potter's pad of planes
new york, NY

1,400 sf



Completion Date:

Located in New York’s neighborhood of Chelsea, this loft renovation responds to the client’s reductive lifestyle. The plan is formed by an open volume for entertaining that spills past a central kitchen and bathroom core to two bedrooms in the rear.

The main volume is sheathed by a series of planes intended to articulate the edges and thresholds of the space. Within this volume, zones of use are suggested by the placement of specific planes of material. A raised plane of concrete ceiling panels identifies the living zone. Flanked by an anchored wall of steel and a floating wall of plaster, the dining zone is registered by a penetrating wedge of light from above, while a slipped plane of stone defines the fireplace to one side. Kitchen cabinets and appliances occupy a bite out of the central core and form another edge to the main open volume.

Kitchen and dining zones are unified by a series of dancing rectangular bars of light that are carved into the ceiling above. Apparent sometimes as objects and sometimes as voids, the twenty bars of light respond to four dimming controls that can be individually adjusted to reinforce specific movement or occupation, while accommodating the personal mood of the client.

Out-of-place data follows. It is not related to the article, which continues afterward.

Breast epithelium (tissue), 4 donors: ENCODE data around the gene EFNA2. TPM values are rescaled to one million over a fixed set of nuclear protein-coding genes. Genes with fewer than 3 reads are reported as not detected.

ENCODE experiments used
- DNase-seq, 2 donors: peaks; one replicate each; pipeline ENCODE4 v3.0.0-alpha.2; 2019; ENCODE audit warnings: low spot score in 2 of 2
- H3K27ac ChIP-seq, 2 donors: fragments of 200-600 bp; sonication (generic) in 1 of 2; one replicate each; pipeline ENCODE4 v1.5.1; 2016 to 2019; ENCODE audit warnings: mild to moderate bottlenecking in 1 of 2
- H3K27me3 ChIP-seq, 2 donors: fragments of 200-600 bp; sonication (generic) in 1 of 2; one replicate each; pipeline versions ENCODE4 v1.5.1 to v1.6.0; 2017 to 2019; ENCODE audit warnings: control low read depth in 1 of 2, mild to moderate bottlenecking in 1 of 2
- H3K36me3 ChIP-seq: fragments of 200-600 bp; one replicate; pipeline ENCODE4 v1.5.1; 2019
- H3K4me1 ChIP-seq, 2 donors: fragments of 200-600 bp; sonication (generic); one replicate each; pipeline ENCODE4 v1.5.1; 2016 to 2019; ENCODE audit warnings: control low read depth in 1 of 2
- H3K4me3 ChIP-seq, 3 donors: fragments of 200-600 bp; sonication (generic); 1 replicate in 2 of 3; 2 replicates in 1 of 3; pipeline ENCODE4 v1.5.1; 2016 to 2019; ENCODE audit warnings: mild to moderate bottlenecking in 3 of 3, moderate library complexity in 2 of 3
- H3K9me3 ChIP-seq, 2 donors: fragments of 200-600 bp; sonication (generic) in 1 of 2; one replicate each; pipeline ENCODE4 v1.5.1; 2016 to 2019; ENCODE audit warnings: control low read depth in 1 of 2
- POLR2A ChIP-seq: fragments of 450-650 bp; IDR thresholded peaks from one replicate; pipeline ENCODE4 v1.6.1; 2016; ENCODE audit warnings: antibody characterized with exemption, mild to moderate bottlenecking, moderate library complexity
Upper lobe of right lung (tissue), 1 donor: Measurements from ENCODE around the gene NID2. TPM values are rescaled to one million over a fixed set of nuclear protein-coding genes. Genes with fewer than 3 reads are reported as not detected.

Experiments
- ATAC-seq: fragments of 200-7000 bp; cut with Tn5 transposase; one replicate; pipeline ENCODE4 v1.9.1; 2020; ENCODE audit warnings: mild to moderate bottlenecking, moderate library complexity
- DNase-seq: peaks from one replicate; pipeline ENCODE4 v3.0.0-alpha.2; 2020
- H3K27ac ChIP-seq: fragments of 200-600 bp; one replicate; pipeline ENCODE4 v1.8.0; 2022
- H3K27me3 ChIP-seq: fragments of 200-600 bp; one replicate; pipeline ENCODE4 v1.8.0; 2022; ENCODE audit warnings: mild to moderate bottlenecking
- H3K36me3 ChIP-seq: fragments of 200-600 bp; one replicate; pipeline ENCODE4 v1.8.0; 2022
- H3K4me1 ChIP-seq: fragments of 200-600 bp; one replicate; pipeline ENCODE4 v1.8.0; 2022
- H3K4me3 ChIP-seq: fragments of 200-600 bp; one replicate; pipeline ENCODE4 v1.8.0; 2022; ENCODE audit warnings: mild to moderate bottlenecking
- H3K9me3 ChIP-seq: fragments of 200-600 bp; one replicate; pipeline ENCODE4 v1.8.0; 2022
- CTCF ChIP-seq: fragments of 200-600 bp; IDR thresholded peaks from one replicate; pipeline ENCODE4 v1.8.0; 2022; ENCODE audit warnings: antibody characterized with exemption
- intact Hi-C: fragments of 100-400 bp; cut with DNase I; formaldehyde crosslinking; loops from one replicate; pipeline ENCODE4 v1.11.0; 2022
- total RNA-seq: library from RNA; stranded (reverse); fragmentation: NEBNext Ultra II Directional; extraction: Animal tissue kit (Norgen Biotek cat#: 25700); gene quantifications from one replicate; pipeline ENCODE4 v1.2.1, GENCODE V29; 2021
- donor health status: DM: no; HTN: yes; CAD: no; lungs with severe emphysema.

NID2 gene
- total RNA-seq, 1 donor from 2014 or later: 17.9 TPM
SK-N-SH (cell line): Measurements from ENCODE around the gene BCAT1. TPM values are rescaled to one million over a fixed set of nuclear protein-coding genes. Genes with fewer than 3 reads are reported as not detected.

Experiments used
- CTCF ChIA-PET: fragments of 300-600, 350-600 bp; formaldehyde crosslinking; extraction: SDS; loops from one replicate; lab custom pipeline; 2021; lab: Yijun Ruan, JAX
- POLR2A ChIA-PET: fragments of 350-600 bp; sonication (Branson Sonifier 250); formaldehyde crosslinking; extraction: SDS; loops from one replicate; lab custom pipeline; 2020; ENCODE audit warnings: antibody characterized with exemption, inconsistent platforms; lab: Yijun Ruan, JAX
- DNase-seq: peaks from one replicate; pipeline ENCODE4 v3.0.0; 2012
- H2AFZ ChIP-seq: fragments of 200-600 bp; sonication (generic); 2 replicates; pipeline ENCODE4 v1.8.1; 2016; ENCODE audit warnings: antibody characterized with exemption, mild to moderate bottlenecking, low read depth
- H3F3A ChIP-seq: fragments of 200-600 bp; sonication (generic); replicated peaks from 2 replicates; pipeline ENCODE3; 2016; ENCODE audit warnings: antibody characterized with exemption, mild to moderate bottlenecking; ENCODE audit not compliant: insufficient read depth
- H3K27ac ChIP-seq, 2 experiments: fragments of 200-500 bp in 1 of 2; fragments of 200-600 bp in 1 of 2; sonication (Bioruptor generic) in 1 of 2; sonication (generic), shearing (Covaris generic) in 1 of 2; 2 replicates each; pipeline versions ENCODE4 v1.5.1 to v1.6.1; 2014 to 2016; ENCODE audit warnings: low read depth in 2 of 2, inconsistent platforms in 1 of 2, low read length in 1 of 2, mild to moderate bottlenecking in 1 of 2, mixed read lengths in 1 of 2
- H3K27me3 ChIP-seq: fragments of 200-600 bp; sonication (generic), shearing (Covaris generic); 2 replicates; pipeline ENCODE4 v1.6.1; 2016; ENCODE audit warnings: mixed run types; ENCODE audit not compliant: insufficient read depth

Thresholds of the space are layered with planes that slide, pivot, and roll. The sliding “front door” provides security as a custom steel panel notched for hardware and light switches. The pivoting bedroom door provides privacy from within, while allowing light and a continuous brick wall to slip past, connecting the full length of the loft. Rolling perforated window scrims diffuse sunlight and provide privacy from the outside, while maintaining a view of the street.

Additional “planes of use” fold, cantilever, and divide. An additional sleeping plane for guests folds into a concealed cabinet in the living zone. The master bed is composed of several cantilevered planes, and storage cabinets are accented with aluminum dividers. Sliced with Aluminum, a slab of Baltic Ply is used as a dining table that is equipped with industrial casters. It has the ability to roll up against the Kitchen Island and clear the space for impromptu dancing.